Each new year makes it clear that we all live together on Planet Earth. But when one's neighbors live half-way around the world it is easy to be out of touch with what is actually going on in their day to day lives. The following stories reflect a lack of public knowledge about important realities.
We should not shut our eyes to the facts, painful as they may be. As a beginning, take a look at The Raw Story (1/5/09): "Bush to honor Blair, Howard*" regarding the real reason why President-elect Obama and his family will be living in a hotel until January 15.
Pushed aside by the stories coming our of Israel and Gaza, this headline from Buzzflash,"Muslims Plan Boycott Of American Goods and the U.S. dollar*" (1/7/09), reminds us that not every relatively stable country supports Israel. To quote:
More than 2,000 Muslim restaurants in Malaysia will remove Coca-Cola from their menus. [Coke plus] some 100 other products ranging from food to beauty and clothing such as Starbucks, Colgate, McDonald's and Maybelline, [are also] part of a boycott of American products in protest against Israel's bombardment of Gaza. American companies are being targeted because of the U.S. government's support of Israel.
"Cell Phones and Congo's War Against Women*" was originally published in the San Francisco Chronicle, Common Dreams sent it out in their newsletter (1/7/09). Robin Wright Penn and John Prendergast write passionately about a situation in Africa about few of us are aware, the war over raw materials that power our electronic gadgets. And the death toll in this war is astonishing. To quote from the story:
. . . [The] Congo, has been torn apart by the deadliest war since World War II, where 5.4 million have perished. Its war is fueled by our inexhaustible thirst for cell phones, laptops, video games, digital recorders and other products that owe their existence to Congo's contribution to the world's mineral supply. . . and Congo has a good percentage of the world's supply of all three. The upshot is that feuding militias and a failed government have led to one of the highest death rates in the world, where an estimated 1,500 people die per day of war-related causes.
. . . The latest chapter has seen the neighboring country of Rwanda in direct confrontation with Congo over the remnants of the militia that perpetrated Rwanda's genocide 14 years ago. These forces have taken up residence in Congo and are supported at times by the Congolese government. In response, Rwanda supports Congo's rebels. . .
. . . the Congo - with the highest rates of sexual violence globally - has become the world's most dangerous place to be a woman or a girl. . . what appears to set Congo apart is the frequency of sexual assault, as well as its graphic nature. The militias in the Congo are perfecting this tool of war in a manner never seen before. . . Competing forces rape in order to permanently drive communities out of contested areas.. Women are so traumatized by gang rapes and other depredations that they never want to return to their homes, too afraid to re-live their experiences. . . impunity and inaction leads the militias to intensify their attacks. . .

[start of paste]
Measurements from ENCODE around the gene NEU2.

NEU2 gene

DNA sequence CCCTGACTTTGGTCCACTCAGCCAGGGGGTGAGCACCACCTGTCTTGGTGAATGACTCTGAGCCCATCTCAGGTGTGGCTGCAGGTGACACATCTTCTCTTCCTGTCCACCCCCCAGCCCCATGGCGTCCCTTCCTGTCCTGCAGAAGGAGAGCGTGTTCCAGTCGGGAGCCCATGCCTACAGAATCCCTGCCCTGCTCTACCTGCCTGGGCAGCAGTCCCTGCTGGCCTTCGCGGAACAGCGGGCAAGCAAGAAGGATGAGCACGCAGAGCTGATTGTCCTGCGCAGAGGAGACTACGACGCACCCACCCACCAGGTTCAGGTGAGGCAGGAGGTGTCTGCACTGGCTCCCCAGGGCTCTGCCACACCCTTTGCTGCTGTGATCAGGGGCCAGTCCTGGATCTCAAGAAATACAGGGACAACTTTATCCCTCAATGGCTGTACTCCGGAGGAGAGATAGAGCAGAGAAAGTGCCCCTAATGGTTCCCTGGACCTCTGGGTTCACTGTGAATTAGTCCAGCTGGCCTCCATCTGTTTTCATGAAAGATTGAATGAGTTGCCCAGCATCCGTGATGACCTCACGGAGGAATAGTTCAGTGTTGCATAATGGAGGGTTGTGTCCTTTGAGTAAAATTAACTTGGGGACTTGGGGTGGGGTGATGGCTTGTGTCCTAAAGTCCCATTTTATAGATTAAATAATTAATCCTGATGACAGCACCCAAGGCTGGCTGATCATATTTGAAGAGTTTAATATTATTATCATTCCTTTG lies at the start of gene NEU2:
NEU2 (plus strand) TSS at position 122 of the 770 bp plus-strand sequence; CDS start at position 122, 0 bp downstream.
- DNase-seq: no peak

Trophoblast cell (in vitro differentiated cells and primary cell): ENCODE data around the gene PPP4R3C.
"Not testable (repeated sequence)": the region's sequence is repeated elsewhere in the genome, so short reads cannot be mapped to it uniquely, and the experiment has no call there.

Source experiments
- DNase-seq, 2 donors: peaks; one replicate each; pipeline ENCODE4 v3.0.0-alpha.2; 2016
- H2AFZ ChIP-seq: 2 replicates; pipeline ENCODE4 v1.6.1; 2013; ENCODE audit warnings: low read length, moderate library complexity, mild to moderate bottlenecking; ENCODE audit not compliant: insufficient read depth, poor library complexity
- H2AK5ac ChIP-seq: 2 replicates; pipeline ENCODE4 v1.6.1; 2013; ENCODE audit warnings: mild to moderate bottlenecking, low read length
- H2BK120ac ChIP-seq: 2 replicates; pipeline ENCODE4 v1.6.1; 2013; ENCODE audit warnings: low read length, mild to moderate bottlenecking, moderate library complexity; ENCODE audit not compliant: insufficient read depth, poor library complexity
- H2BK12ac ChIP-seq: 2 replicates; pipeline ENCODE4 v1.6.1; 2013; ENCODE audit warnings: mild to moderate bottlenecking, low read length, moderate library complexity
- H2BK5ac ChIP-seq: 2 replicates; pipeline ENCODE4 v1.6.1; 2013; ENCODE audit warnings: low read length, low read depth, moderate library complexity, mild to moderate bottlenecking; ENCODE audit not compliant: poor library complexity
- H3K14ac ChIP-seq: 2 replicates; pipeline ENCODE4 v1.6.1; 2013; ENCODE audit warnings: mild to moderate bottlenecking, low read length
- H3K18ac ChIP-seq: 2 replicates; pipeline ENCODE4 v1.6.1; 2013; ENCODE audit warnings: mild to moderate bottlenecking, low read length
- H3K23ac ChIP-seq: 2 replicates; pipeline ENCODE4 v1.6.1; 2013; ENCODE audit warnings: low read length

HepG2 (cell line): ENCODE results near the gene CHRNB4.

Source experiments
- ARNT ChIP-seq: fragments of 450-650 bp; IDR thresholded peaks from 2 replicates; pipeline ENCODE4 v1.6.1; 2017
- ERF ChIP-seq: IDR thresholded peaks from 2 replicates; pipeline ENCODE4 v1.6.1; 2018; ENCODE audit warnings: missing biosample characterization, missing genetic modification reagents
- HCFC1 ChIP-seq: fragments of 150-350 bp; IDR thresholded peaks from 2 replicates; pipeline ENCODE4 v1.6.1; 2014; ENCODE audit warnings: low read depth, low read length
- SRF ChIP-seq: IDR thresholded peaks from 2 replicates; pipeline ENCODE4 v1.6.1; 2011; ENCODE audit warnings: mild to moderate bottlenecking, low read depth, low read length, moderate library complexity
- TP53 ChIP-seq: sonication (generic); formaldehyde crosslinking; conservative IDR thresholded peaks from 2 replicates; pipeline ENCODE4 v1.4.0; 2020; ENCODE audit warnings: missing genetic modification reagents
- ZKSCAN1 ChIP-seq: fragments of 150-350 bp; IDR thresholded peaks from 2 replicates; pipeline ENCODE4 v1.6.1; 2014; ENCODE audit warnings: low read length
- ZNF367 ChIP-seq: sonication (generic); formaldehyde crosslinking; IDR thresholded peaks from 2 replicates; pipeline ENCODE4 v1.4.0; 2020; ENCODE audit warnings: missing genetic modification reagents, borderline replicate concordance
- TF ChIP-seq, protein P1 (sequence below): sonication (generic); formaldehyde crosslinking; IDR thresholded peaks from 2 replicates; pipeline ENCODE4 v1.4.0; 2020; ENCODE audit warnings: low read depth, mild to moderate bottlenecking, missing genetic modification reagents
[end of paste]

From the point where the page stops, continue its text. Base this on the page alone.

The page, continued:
The Common Dreams article goes on to explain why citizen involvement is so essential to changing this very unfortunate situation To quote further:
. . . That's where we come in. As we use our cell phones, computers, iPods and video games every day, we are benefiting from Congo's natural wealth. We need to stand up for the women of the Congo and let our elected officials know that we want to see an end to that violence. We need to let the electronics companies that we all buy our products from know that it matters to us where they get the raw materials that run their devices.
. . . President-elect Barack Obama will have the chance to help rectify one of the world's most egregious injustices by making the end of the Congo's war one of his policy objectives. High-level American involvement can help catalyze efforts toward peace in that shattered country.
But a president's attention won't be enough. . . we will have to use our considerable market muscle to demand from companies like Apple, Nokia, Hewlett-Packard and Nintendo that their products do not contain "conflict minerals." This will require them to change their procurement practices and ask far more questions about where their components are from.
Not all the news from around the globe is bad, however. This headline from The Huffington Post: "You Are Being Lied to About Pirates*" (1/4/09) is provocative. And it could be seen as actually positive. The article is an important alternative view to the conventional wisdom about the current rash of piracy off the coast of Somalia. Author Johann Hari uses history to clarify what might be motivating today's pirates, based on the origins of pirates centuries ago. It is a view that makes absolute sense to me, and fits with previous stories of how the local Somalian population feels positively about their "benefactors/protectors," despite their questionable methods.
To conclude, if you do not mind the agricultural method of genetic modification, my closing news item is really good. The headline is from The Raw Story: "World's first 'drought-tolerant"corn ready by 2010: Monsanto*" (1/7/09). "Drought-tolerant corn is designed to provide farmers yield stability during periods when water supply is scarce by mitigating the effects of drought -- or water stress -- within a corn plant," Monsanto said. . . "Trials of the corn conducted last year in drought-prone areas of the American midwest "met or exceeded the six percent to 10 percent target yield enhancement," according to the company.
View my current slide show about the Bush years -- "Millennium" -- at the bottom of this column.
Hat Tip Key: Regular contributors of links to leads are "betmo*" and Jon#.
(Cross-posted at The Reaction.)
My “creativity and dreaming” post today is at Making Good Mondays.